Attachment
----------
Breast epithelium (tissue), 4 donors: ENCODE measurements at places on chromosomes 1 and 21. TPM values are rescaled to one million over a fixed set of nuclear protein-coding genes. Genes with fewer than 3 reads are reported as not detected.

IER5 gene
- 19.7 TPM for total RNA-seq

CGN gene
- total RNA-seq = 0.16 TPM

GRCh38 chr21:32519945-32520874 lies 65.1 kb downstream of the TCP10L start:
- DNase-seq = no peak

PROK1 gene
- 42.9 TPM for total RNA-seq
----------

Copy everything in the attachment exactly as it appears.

Breast epithelium (tissue), 4 donors: ENCODE measurements at places on chromosomes 1 and 21. TPM values are rescaled to one million over a fixed set of nuclear protein-coding genes. Genes with fewer than 3 reads are reported as not detected.

IER5 gene
- 19.7 TPM for total RNA-seq

CGN gene
- total RNA-seq = 0.16 TPM

GRCh38 chr21:32519945-32520874 lies 65.1 kb downstream of the TCP10L start:
- DNase-seq = no peak

PROK1 gene
- 42.9 TPM for total RNA-seq